- Leading the restoration of the White House with the intention of establishing the building as a national monument of historical significance with assistance from leading contributors and decorators.
- Soliciting donations to finance the restoration of the White House. A guide book documenting the restoration results sold more than 3 million copies, which were applied to additional restoration projects.
- Initiating the establishment of the White House Historical Association, the Committee for the Preservation of the White House, a permanent Curator of the White House, the White House Endowment Trust, and the White House Acquisition Trust.
- Hosting a televised tour of the White House documenting the improvements made. The tour was broadcast by the three major networks and earned an Emmy Award in 1962 and earned Jacqueline Kennedy an Academy of Television Arts and Sciences Trustees Award.
- Utilizing her foreign language skills to initiate and solidify relationships with foreign leadership.
THIS OIL PAINTING BY FIRST LADY JACQUELINE KENNEDY WAS DISPLAYED ON AN EASEL IN THE OVAL OFFICE AFTER SHE SIGNED IT "J TO J" AND PRESENTED IT TO HER HUSBAND, THE PRESIDENT. IT IS A SIGNIFICANT COMPONENT OF THE RALEIGH DeGEER AMYX COLLECTION.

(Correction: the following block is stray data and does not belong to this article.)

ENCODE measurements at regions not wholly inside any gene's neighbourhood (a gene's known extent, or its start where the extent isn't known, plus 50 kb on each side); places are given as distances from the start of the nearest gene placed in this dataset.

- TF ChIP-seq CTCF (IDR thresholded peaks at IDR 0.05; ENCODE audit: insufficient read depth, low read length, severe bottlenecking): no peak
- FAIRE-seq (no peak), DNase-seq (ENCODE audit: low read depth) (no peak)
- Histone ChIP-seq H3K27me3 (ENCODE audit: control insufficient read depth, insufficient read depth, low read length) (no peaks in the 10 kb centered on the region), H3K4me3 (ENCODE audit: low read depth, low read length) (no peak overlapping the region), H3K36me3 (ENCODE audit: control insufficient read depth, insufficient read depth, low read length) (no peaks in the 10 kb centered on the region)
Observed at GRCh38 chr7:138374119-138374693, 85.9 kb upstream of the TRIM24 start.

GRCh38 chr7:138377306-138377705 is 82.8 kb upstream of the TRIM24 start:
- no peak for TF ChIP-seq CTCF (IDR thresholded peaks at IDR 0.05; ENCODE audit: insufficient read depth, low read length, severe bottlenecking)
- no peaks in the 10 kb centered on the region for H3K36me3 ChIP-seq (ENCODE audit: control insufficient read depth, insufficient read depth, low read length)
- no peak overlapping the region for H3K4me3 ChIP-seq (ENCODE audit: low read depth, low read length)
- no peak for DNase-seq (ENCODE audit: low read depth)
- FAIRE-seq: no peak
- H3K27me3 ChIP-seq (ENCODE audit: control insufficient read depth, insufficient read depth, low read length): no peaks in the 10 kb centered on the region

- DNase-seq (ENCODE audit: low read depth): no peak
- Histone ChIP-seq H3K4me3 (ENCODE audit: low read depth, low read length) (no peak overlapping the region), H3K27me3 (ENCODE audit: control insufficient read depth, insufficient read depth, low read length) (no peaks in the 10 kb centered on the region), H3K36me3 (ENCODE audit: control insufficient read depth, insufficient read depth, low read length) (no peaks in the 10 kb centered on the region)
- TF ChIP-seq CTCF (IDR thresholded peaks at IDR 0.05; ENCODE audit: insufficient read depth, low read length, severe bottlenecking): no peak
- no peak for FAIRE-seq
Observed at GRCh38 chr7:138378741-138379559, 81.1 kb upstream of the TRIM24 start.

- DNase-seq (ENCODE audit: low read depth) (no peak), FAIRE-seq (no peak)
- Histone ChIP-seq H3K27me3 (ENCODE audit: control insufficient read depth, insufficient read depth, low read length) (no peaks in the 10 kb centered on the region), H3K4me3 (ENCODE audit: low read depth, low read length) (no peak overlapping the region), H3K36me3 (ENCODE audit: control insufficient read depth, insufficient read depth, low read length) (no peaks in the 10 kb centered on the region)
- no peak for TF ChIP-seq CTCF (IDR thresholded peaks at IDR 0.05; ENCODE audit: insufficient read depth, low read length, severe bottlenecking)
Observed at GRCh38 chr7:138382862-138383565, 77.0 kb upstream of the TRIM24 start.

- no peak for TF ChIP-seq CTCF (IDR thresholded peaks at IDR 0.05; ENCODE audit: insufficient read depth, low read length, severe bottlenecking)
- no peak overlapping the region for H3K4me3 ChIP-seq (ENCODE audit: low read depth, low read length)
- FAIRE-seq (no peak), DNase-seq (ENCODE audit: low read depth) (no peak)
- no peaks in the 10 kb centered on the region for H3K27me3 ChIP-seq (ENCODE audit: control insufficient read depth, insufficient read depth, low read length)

On November 22, 1963, the dream came to an abrupt end with the assassination of John F. Kennedy in Dallas, TX. Despite her devastation, Jacqueline led the organization of JFK’s funeral and burial. Jacqueline Kennedy’s calm demeanor and courage facing the days and months that would follow JFK’s death compounded the admiration of the public in the US and abroad.
THE PRESIDENT AND FIRST LADY IN THE PRESIDENTIAL LIMOUSINE ON THE FATEFUL NOVEMBER DAY IN DALLAS
Jacqueline Kennedy continued to use her influence for positive change until Robert F. Kennedy’s assassination in 1968. In an effort to protect her children, she moved abroad and married Aristotle Onassis. This marriage quickly turned out to be one of difficulty. After Aristotle Onassis died in 1975, Jacqueline returned to the United States and worked for many years as a book editor.
Jacqueline Kennedy Onassis passed away from lymphatic cancer on May 19, 1994, two and a half months before her 65th birthday. Her son, John F. Kennedy Jr, remarked at her funeral that she had a love for words, a love for the bonds of home and family, and a spirit of adventure. The First Lady is buried at Arlington National Cemetery in Arlington, Virginia with President Kennedy, their son Patrick, and their stillborn daughter Arabella.
RALEIGH DeGEER AMYX - HISTORIAN AND COLLECTOR
The Raleigh DeGeer Amyx Collection is proud to own a painting actually painted by First Lady Jacqueline Kennedy, as well as other important personal relics. Many of the museum-quality historical artifacts (over 400), acquired by Raleigh DeGeer Amyx, will be sold in a live auction in Boston, Mass. on September 17th & 18th, 2014 by RRAuction. Interested parties can see the official auction page at the link below: